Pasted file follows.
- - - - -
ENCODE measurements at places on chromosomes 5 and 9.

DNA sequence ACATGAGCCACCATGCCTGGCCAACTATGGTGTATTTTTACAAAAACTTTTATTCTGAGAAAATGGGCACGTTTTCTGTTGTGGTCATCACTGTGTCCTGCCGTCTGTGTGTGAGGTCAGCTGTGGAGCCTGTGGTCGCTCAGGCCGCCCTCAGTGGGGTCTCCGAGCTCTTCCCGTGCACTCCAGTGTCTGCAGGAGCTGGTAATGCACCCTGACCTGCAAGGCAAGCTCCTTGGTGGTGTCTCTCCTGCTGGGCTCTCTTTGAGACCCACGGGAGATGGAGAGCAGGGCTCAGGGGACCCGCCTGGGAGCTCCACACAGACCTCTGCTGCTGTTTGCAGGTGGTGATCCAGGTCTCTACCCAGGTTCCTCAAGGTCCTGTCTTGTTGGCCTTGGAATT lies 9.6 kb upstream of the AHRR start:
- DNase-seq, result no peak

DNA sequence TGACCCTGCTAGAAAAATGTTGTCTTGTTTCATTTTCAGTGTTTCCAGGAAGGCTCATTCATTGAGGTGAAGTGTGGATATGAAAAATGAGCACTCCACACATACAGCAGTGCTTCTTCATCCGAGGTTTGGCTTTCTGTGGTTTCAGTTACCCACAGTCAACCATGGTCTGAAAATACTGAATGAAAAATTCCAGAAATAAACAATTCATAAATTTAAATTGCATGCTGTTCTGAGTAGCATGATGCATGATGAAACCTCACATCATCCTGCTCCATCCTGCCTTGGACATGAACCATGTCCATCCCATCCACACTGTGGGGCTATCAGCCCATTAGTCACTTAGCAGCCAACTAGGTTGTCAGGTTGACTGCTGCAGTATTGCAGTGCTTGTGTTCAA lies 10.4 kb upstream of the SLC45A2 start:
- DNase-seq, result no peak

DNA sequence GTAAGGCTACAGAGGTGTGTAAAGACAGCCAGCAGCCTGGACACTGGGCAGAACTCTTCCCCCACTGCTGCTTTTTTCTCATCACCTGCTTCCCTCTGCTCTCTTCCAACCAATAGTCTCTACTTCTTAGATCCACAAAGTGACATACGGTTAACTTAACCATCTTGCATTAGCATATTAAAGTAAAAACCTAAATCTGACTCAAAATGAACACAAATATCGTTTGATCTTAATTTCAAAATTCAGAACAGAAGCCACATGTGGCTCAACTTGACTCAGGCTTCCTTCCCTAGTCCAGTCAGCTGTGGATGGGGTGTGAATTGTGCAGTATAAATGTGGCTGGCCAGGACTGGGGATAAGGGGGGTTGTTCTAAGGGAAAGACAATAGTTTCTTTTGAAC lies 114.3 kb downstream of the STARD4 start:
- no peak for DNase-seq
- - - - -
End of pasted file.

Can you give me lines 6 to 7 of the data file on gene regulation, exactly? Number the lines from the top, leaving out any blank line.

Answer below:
DNA sequence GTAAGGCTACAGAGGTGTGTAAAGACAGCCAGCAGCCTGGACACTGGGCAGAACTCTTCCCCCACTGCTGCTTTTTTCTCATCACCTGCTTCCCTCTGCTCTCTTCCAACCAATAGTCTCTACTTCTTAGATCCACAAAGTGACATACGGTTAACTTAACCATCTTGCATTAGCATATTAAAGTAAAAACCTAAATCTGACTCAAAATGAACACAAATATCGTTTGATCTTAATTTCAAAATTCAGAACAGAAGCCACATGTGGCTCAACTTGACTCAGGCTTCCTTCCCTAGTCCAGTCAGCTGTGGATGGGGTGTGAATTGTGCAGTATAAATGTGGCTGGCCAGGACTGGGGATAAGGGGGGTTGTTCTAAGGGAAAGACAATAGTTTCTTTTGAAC lies 114.3 kb downstream of the STARD4 start:
- no peak for DNase-seq